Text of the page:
Since the G train started traveling as far as Church Avenue, workers have been up to something at the Ninth Street-Fourth Avenue station. First, they were laying cement on the center track beds, which looked innocently like track work. Only in recent weeks has the MTA’s grander scheme become apparent; in mid-December, when what had become a raised platform was fitted with equidistant light posts, it became clear that raised platform would become a full-fledged subway platform. And this morning, the finishing touches were being placed on a raised staircase, complete with signage explaining how to transfer to the R train.
But why are they building a platform in the middle of the tracks when a perfectly good one already exists directly behind it?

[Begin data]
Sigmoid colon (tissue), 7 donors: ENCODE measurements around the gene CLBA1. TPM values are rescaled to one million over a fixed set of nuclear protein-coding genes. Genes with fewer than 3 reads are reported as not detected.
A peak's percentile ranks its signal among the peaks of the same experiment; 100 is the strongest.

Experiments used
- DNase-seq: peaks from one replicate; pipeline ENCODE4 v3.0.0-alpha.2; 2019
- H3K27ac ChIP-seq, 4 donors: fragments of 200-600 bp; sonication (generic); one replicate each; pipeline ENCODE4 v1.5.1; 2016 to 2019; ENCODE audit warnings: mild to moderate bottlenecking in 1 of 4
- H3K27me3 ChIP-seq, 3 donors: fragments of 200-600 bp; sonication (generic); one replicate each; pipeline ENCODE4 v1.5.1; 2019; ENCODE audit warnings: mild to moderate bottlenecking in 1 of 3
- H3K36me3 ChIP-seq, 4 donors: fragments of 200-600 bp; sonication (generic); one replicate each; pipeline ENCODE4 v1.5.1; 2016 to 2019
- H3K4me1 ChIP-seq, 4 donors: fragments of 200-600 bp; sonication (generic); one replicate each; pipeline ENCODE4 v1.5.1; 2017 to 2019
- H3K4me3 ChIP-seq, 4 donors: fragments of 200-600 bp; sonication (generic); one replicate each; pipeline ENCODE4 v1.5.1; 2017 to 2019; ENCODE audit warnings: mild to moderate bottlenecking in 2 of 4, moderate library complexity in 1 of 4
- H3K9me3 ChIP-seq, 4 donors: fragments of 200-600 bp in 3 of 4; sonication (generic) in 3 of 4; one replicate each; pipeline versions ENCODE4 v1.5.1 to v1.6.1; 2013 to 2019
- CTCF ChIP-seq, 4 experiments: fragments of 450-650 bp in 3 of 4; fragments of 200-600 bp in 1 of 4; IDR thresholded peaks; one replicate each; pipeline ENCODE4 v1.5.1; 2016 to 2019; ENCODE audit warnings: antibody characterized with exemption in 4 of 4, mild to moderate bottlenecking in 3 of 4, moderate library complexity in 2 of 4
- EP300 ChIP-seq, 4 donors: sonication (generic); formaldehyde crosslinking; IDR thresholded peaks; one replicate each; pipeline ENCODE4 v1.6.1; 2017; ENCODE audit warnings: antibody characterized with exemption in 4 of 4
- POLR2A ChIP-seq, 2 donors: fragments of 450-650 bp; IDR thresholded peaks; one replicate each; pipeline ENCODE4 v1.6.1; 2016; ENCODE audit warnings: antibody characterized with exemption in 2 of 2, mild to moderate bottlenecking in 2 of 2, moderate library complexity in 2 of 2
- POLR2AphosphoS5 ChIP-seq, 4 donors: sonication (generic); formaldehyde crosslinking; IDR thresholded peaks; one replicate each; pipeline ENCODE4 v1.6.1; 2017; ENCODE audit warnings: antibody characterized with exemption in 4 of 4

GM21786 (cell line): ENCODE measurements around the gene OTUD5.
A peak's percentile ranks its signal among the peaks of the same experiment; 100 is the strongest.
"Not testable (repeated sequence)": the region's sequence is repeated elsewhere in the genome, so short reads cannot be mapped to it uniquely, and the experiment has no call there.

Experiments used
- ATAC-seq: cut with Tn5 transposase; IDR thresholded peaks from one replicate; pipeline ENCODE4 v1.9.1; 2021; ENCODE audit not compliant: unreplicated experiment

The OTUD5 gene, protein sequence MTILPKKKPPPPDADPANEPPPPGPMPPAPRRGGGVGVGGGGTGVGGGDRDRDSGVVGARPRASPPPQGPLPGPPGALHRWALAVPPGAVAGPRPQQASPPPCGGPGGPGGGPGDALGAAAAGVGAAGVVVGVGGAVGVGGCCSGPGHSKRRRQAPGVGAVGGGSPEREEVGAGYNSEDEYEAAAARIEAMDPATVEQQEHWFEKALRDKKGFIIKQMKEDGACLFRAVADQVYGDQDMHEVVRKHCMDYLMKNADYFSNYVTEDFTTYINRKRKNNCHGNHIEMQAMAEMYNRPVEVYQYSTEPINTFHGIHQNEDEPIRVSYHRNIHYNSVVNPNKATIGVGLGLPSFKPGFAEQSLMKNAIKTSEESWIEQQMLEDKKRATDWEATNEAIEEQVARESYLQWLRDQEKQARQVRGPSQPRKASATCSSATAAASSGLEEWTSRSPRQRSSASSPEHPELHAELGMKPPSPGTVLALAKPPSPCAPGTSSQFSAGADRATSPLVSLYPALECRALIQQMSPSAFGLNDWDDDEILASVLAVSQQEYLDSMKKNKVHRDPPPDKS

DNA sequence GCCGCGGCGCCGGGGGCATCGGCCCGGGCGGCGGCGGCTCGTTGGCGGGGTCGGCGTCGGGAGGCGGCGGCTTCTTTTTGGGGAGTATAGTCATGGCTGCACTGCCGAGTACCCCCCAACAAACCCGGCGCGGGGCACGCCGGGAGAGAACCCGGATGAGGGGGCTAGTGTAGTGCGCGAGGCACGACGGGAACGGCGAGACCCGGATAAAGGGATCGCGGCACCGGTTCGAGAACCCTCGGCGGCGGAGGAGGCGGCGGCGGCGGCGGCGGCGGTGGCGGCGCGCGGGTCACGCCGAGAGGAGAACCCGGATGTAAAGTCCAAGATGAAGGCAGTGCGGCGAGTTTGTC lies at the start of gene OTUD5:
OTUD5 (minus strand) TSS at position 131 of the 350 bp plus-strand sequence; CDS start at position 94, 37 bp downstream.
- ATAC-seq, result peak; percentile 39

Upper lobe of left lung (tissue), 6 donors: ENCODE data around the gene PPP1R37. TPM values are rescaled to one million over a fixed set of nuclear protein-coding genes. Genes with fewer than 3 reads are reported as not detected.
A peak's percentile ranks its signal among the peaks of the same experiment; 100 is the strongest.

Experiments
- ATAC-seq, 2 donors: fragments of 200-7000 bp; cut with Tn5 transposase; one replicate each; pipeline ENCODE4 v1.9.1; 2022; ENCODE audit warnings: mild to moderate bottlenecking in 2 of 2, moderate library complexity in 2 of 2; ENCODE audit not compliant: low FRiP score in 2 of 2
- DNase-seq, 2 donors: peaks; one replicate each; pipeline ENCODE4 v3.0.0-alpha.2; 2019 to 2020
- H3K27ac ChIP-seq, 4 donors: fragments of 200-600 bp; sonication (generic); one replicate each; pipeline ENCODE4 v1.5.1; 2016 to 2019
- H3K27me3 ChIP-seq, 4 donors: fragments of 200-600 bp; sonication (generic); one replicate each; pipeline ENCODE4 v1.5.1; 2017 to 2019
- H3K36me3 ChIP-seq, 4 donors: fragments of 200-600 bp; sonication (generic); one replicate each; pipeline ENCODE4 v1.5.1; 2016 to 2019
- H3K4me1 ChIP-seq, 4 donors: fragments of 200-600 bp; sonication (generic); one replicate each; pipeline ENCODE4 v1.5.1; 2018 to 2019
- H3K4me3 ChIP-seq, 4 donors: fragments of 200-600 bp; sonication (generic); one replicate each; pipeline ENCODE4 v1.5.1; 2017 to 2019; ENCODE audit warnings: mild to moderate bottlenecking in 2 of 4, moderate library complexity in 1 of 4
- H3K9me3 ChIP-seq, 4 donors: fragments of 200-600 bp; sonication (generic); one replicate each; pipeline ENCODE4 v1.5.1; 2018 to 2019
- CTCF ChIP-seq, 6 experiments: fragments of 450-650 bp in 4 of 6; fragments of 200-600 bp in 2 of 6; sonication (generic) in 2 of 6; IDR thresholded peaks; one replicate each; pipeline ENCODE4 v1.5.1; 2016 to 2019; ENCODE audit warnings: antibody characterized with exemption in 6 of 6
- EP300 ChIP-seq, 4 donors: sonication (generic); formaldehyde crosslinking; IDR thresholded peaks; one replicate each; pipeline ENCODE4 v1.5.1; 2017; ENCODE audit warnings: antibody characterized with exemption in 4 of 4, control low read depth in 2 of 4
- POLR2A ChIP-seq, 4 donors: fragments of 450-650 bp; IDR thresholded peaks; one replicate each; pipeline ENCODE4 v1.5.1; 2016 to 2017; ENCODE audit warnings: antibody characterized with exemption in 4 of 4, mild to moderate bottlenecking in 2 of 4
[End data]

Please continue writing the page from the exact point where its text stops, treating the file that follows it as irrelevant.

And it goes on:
It’s part of the grand overhaul currently underway at the station, which includes a renovation of the arch over Fourth Avenue; I imagine, though have not confirmed, that this platform will be in temporary use while that side of the arch is worked on. Personally, I hope above all else that they remove the light-barring metal coverings that obscure what were once windows, stopping all light from coming into a station that once had it streaming in. (Taking down those horrendous billboards over Fourth Avenue wouldn’t hurt, either.) That train station is one of the nicest in the system—if the MTA would clean it up a bit and restore it to its former glory, just barely visible beneath decades of accumulated grime.